Rio's warm and fuzzy gathering
It seems not even $13 billion of write-downs can dislodge the genteel facade erected by Rio Tinto shareholders.
The gargantuan write-down - a couple of billion more than the $11 billion federal budget deficit for this year that Deloitte Access Economics predicts Wayne Swan will unveil on Tuesday - cost Rio chief executive Tom Albanese his job and sparked angry scenes at the company's London AGM last month.
But Sydneysiders who turned out for the Australian edition of the dual-listed miner's AGM on Thursday were much more forgiving.
"We had such a wonderful AGM today, all our shareholders were so polite, so considerate, I really enjoyed today's meeting," Rio chairman Jan du Plessis said later.
"I always say chairmen are never supposed to enjoy an AGM, but in fact today was really nice. It was fun, the people were respectful and things were just fine."
The love affair seems mutual. Earlier in the meeting, a shareholder had said to du Plessis that he was the "politest" chairman he had ever come across.
The race is on
Miniature motor sport mogul Bernie Ecclestone wants to get a float of the formula one empire away on the Singapore exchange by October, but there are a couple of flies in the $10 billion ointment pot.
They would be Victorian Premier Denis Napthine and the state's Tourism Minister Louise Asher, who have yet to come to the table to begin negotiations over a new contract to stage the loss-making race in Melbourne.
The deal runs out in 2015, but in March, Australian Grand Prix chairman Ron Walker said he was confident of striking a new accord.
"The government wants to get on with it and Bernie wants to get on with it," chairman Walker told Fairfax Media.
"They are going to float the company and he [Bernie] likes to have all the contracts done, and it will be at a rate that suits the [Victorian] Treasury."
That was two months ago. While Walker seemed sure the state government was keen to quickly strike a deal, CBD isn't quite so sure.
With the cost of the race on the nose - especially the formerly secret licence fee paid to F1, which hit $34.2 million this year - and the float fast approaching, delay could be the government's friend. This week, Asher confirmed to CBD that talks had yet to start. "When the government commences negotiations on the future of the grand prix, its retention will be considered in terms of the event's capacity to reduce costs and to offer value for money," she said.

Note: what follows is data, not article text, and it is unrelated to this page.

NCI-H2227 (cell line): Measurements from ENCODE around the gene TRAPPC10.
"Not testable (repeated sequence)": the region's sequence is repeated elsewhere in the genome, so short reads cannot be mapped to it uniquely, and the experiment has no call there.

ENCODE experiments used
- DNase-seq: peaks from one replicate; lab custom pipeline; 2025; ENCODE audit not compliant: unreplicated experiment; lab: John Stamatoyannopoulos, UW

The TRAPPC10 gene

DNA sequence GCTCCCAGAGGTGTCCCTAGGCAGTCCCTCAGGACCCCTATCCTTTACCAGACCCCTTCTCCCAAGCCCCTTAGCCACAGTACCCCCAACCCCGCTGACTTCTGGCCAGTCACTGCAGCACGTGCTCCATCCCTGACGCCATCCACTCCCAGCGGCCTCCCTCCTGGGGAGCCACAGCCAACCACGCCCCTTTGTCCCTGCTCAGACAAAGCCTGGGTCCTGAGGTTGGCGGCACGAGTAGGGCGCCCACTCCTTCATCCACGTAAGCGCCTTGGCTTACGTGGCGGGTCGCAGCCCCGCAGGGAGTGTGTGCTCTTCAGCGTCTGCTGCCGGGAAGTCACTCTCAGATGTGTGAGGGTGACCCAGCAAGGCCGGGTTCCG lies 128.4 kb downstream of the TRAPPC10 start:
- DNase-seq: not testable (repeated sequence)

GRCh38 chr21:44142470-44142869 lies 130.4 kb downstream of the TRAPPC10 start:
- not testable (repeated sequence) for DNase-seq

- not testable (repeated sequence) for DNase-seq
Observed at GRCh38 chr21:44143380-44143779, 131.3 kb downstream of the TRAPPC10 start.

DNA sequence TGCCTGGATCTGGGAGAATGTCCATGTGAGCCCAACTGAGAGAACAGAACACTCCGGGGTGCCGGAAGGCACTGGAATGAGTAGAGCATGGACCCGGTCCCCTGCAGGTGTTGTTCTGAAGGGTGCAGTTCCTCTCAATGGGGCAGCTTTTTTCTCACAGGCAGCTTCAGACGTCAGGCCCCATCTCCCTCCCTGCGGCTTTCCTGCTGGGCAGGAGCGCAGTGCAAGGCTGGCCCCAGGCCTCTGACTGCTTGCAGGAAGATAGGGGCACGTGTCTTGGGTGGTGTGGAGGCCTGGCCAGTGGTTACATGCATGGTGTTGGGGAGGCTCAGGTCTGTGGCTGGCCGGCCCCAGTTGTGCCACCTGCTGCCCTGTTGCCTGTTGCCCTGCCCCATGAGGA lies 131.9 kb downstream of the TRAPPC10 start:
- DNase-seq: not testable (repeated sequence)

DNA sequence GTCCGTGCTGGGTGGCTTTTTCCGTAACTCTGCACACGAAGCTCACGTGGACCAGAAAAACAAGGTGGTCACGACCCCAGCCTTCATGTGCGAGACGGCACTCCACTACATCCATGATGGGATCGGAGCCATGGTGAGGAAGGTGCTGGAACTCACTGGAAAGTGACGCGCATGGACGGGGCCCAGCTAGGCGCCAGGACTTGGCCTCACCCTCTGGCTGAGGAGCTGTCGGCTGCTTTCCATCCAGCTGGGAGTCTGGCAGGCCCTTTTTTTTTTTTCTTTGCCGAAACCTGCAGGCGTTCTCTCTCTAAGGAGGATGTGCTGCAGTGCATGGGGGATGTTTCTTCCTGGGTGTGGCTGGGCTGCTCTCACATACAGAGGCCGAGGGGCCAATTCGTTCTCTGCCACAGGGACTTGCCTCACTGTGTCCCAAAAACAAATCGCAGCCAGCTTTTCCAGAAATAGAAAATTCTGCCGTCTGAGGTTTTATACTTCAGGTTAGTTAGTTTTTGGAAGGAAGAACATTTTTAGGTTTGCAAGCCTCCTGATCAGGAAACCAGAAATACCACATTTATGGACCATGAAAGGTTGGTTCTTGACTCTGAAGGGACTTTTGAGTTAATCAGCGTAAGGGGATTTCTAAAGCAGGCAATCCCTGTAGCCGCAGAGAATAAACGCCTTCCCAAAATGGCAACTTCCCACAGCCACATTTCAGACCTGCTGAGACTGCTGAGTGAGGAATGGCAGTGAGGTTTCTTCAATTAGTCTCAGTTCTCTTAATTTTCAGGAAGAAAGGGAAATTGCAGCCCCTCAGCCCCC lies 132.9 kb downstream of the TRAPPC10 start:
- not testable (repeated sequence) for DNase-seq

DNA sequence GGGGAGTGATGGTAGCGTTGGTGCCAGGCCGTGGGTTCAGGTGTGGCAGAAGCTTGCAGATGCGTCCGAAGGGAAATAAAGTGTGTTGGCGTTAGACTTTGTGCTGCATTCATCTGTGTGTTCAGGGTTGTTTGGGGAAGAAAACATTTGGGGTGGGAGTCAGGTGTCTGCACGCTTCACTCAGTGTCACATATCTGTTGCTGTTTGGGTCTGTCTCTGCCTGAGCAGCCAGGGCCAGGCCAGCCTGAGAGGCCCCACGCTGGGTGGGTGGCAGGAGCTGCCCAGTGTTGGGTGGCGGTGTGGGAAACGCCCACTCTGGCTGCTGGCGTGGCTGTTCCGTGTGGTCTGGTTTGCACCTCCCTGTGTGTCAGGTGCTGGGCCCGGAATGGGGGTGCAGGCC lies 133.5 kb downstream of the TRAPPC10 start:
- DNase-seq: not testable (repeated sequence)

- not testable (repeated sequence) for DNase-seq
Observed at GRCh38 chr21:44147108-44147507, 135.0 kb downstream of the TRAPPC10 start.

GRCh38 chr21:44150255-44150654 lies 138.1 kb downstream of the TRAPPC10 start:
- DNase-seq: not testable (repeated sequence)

Ecclestone snubbed the Melbourne race in March and isn't due back in the country until September, in the lead-up to the Singapore Grand Prix. That's cutting it awfully fine.
In the picture
The eagle eyes of CBD's ever-vigilant spies have been working overtime, this time spotting the English Football League chairman Greg Clarke and former head of Lend Lease standing behind the man of the moment, Sir Alex Ferguson, as the stalwart Manchester United manager announced his retirement.
British-born Clarke has a long association with the world game - he lost £500,000 while chairman of Leicester City when the club went into administration in 2002. He then came down under to Lend Lease, which he ran until 2009, but he never kicked the roundball habit.
While he tried to embrace the concept of the Sherrin, he was sometimes seen at various watering holes watching the rugger or EPL.
Hit and miss
This week's prize for press release most tenuously linked to a pop cultural event goes to Jackie Behrend, of PPR, and client Bart Mead, of Propell National Valuers, for an effort on Thursday warning the return of Nine's reno show The Block to TV next week could cut property values. Botched DIY renovations are apparently a turn-off for home buyers. Who knew?
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Rio's warm and fuzzy gathering
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